Current student loan debt stands at more than $1 trillion, with students graduating from four-year colleges and universities with the highest debt in the nation’s history. As such, it’s not surprising that the 2016 presidential candidates are being asked how they plan to tackle the student debt crisis, should they be elected the next president. With that said, here’s a look at where four of the leading Democratic candidates stand on student loan debt:
Clinton’s plan for making college more affordable and reducing student debt comes with a $350 billion price tag over ten years, and will be funded in part by limiting the itemized deduction values that wealthy families may claim on their taxes. Unlike other Democratic candidates who promise to end tuition debt entirely, Clinton’s plan does require a family/student contribution and includes new student loan refinancing options.
Her plan earmarks roughly $175 billion in grants for states which guarantees students will be able to attend a four-year public college without having to secure loans. It also calls for allowing graduates to refinance student loans at lower interest rates and allowing students to use Pell Grants to cover living expenses. In addition, she promises to grow the AmeriCorps program (which provides an education benefit) from 75,000 members to 250,000 members. Finally, colleges whose graduates are unable to repay their loans will be penalized under Clinton’s plan.
Sanders released his College Act for All earlier this spring which would make public colleges and universities 100% tuition-free, and comes with a $47 billion annual price tag. Sanders’ plan would be largely funded through his “Robin Hood Tax on Wall Street,” which will impose fees of .5% on stock trades, .1% on bonds, and .005% on derivatives. Individual states will be responsible for covering the remaining 33% of the cost to make public colleges and universities tuition-free.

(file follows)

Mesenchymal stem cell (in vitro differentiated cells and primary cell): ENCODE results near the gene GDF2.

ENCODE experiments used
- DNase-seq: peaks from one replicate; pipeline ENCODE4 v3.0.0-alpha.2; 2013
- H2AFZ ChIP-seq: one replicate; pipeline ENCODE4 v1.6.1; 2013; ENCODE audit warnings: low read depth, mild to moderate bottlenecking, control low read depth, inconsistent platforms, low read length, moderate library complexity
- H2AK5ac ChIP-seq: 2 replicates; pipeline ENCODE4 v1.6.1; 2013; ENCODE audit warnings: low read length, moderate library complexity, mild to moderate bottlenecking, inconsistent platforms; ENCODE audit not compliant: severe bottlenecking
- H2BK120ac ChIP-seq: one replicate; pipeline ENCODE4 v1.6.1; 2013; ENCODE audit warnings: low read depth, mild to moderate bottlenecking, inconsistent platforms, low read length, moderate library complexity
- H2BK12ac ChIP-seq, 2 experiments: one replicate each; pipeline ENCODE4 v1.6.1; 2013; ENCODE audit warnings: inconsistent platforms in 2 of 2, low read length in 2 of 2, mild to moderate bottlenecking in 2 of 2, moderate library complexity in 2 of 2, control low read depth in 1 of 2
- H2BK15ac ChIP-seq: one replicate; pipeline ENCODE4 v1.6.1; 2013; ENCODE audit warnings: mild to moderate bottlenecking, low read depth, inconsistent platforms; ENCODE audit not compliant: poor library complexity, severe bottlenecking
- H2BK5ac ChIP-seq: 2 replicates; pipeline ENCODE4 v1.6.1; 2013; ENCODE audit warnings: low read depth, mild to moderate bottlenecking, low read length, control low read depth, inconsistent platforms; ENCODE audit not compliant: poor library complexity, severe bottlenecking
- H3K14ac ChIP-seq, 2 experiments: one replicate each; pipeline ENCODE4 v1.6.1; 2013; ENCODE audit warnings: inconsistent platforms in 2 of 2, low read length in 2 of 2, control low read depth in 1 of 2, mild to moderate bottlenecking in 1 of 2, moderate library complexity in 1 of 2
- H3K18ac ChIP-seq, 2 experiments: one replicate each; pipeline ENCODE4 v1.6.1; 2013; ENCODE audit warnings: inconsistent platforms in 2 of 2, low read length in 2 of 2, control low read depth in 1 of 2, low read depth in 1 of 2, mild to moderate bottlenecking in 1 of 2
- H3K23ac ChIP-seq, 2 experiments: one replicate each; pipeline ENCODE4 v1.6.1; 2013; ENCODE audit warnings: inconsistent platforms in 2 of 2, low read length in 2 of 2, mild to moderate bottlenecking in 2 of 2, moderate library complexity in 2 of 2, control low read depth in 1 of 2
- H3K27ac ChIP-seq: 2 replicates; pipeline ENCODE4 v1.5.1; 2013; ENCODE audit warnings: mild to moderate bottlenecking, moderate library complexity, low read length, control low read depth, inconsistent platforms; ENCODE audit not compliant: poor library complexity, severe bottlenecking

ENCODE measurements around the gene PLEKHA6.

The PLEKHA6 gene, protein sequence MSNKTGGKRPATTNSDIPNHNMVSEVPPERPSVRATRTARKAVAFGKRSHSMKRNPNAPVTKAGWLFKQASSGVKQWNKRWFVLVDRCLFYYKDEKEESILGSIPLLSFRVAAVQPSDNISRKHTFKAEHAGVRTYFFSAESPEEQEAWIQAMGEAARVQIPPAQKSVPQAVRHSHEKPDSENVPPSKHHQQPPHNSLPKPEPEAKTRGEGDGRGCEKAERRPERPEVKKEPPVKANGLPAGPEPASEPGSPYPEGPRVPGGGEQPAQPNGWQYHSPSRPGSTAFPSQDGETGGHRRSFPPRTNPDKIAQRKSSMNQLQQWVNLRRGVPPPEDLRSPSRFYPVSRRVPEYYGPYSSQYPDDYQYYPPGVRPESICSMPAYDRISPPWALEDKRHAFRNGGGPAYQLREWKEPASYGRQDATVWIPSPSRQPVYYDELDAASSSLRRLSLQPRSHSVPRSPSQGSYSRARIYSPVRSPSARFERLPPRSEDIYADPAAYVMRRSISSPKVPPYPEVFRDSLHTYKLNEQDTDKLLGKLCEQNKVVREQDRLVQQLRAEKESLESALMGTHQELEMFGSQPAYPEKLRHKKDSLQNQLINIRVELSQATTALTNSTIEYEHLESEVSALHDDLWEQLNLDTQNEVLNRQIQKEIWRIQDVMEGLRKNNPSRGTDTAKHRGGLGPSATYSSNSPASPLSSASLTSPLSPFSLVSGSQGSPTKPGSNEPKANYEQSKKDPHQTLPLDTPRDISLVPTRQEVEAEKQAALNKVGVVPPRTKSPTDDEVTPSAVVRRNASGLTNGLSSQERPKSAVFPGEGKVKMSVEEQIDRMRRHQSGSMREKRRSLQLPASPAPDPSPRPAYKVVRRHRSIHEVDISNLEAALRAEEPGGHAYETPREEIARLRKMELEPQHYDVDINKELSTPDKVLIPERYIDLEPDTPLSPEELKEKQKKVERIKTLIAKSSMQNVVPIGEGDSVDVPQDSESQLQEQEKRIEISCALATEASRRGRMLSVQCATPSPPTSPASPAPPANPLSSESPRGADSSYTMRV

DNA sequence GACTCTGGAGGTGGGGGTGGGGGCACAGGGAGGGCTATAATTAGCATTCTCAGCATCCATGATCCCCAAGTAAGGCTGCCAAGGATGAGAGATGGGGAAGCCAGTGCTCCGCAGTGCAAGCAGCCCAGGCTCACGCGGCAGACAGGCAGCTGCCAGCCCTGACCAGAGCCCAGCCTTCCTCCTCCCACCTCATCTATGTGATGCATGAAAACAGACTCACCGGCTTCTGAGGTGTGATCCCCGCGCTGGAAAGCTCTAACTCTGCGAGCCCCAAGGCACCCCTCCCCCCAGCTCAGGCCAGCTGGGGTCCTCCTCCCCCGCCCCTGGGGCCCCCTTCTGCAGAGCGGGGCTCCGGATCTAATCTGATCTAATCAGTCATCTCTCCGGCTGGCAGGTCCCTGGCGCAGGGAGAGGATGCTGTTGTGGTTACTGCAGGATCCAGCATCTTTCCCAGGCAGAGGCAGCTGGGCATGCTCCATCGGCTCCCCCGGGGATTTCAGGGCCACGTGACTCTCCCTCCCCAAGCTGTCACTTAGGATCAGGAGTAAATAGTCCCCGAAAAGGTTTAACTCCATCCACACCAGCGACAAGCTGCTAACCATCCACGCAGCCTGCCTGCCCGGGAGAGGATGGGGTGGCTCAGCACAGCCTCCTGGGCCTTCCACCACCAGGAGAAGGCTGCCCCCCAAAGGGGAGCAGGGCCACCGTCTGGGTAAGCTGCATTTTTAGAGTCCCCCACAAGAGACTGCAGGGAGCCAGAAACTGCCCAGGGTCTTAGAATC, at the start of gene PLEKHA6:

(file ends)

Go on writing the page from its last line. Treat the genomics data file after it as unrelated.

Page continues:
In addition, Sanders’ plan calls for eliminating any federal profit resulting from student debt and allowing students to refinance their existing student loans at more favorable rates, bringing student loan interest rates down as low as 2.32%, with an assurance that his legislation would cap all interest rates at 8.25%. Furthermore, his plan eliminates any payment requirements for middle-class families and allows students to use federal, state, and institutional need-based aid to cover expenses such as room and board and books. Sanders would also triple the size of the federal work-study program to expand on the number of students and schools that can participate and offer employment, with a special focus on funding for schools that enroll large numbers of low-income students.
Democratic candidate Martin O’Malley has called for freezing state tuition rates, in addition to capping tuition at public four-year colleges and universities to no more than 10% of each state’s median income. He has also suggested that existing income-based repayment programs be expanded upon, and low- and middle-income students enrolled in these programs should have their monthly loan payments capped at 10% of their take-home pay. Eventually, those who take advantage of these programs will have the balance on their loans forgiven. O’Malley is also a proponent of allowing students to refinance their current student loans at lower interest rates.
Lawrence Lessig dropped out of the Presidential race on November 2nd. Before his departure, Lessig acknowledged that student debt is an issue that must be addressed by Congress and has said on the record that he would support reducing the interest rates on student loans, as well as making sure that students are able to refinance their loans. However, he had not released a specific plan for how this should be accomplished.
Now that you know the democrats positions, check out what the republican candidates are saying about student loan debt.